Control of Thermal Comfort
The thermal comfort of the occupants of a building depends on many factors including metabolic rates, clothing, air temperature, mean radiant temperature and air velocity and humidity (Tse and So, 2000; Mirinejad et al., 2008). In most buildings, however, only temperature and humidity can be controlled (Schumacher et al., 1998). Indeed, in many European buildings, over a wide range of humidity, only zone temperature is controlled (Kummert et al., 1997). In such cases, the control objective is then to maintain the zone temperature within a pre-defined range (Lute and van Paassen, 1995; Hagras et al., 2008).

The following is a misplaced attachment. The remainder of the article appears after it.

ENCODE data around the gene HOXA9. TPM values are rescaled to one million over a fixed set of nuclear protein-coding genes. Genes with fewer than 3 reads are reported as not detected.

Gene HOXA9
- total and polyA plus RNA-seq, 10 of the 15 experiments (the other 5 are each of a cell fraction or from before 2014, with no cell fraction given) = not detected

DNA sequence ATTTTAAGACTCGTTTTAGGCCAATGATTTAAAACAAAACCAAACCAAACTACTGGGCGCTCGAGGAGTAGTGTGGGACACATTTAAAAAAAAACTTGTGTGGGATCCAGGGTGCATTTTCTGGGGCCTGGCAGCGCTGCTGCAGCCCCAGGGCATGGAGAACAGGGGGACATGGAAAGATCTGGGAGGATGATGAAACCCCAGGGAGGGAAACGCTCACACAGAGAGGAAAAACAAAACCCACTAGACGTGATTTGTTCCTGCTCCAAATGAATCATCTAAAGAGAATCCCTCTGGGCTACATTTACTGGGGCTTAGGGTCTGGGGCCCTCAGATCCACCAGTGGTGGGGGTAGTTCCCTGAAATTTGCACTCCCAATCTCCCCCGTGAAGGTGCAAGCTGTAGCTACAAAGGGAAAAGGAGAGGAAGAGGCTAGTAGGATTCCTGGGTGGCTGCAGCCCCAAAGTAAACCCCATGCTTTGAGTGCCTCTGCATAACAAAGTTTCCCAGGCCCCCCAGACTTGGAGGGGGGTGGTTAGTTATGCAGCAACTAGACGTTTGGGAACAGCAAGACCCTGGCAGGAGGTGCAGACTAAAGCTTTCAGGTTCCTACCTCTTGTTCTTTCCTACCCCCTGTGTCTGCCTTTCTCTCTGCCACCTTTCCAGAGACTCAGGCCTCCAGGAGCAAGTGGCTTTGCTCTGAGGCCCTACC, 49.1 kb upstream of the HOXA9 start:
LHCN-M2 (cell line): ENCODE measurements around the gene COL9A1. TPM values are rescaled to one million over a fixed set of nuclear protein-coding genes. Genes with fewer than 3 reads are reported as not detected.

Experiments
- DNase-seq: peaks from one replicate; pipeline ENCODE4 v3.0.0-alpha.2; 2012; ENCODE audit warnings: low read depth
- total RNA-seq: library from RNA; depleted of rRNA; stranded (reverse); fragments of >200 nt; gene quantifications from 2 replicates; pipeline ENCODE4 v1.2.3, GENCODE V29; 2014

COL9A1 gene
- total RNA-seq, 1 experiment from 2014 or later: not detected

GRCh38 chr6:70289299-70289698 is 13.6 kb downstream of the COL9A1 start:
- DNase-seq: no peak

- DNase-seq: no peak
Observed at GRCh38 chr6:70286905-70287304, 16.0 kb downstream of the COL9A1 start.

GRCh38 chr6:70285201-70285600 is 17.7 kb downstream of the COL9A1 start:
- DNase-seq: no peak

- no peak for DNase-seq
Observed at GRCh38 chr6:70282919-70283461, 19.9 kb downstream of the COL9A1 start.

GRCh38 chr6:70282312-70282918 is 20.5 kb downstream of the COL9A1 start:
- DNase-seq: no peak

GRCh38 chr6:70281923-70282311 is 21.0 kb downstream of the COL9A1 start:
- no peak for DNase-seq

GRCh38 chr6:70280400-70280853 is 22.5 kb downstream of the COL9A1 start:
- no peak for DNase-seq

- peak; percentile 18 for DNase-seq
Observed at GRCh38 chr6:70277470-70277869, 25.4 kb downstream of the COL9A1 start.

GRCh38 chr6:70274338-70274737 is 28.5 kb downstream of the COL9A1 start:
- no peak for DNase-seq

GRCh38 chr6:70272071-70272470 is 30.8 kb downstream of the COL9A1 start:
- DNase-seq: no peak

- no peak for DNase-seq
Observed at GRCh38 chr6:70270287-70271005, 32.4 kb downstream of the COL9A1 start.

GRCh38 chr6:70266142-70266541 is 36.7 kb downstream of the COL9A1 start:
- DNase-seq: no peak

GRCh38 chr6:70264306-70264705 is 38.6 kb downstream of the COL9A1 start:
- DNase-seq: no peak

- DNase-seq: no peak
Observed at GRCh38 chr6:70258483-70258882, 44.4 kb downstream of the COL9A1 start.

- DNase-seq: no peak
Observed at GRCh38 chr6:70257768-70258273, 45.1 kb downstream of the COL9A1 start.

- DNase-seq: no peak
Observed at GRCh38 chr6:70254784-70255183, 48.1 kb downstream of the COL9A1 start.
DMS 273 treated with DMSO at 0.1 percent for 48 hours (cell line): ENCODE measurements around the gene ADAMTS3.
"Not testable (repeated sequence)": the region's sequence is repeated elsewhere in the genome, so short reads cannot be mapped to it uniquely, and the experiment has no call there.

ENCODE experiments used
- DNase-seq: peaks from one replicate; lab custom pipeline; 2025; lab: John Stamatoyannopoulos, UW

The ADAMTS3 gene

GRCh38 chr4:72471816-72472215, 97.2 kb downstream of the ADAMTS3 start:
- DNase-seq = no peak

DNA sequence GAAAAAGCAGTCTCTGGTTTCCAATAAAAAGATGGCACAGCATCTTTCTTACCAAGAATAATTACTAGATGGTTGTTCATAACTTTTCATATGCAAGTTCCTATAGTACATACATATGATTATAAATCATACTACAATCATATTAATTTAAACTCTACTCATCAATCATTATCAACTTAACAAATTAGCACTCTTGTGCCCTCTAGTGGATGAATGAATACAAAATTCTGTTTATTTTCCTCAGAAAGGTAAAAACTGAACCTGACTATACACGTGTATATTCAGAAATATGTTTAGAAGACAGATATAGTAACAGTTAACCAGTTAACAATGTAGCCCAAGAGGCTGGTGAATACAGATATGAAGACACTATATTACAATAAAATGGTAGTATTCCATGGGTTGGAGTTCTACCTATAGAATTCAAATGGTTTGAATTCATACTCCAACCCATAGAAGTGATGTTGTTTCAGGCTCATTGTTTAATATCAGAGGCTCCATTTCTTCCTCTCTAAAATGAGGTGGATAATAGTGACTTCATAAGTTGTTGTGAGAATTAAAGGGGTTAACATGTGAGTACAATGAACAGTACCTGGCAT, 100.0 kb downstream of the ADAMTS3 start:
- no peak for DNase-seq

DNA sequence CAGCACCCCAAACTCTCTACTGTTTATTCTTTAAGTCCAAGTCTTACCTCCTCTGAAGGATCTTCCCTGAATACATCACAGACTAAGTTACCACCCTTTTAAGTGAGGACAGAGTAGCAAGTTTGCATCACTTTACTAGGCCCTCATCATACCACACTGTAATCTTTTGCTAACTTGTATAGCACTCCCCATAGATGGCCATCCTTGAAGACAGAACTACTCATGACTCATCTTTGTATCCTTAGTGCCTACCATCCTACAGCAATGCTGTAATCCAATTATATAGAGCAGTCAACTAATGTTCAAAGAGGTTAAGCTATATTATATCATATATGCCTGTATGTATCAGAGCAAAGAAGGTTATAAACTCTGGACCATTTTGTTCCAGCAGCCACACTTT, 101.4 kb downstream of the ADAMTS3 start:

The predicted mean vote (PMV) is often used as an overall index of the global thermal comfort conditions (Calvino et al., 2004, 2010). PMV refers to “the mean value of the votes of a large group of persons on a 7-point thermal sensation scale (see Table 14.1) based on the heat balance of the human body” (Fanger, 1972). PMV depends on an individual's metabolic rate and the thermal resistance of his/her clothing as well as the air temperature, the mean radiant temperature, the air velocity and the relative humidity of the air. A neutral thermal balance is achieved when the internal heat production in the body is equal to the loss of heat to the environment. Neutrality of thermal sensation, which can be assumed to correspond to the desired thermal comfort condition, is given by a PMV of zero with a tolerance of .
Predicted percentage of dissatisfied ...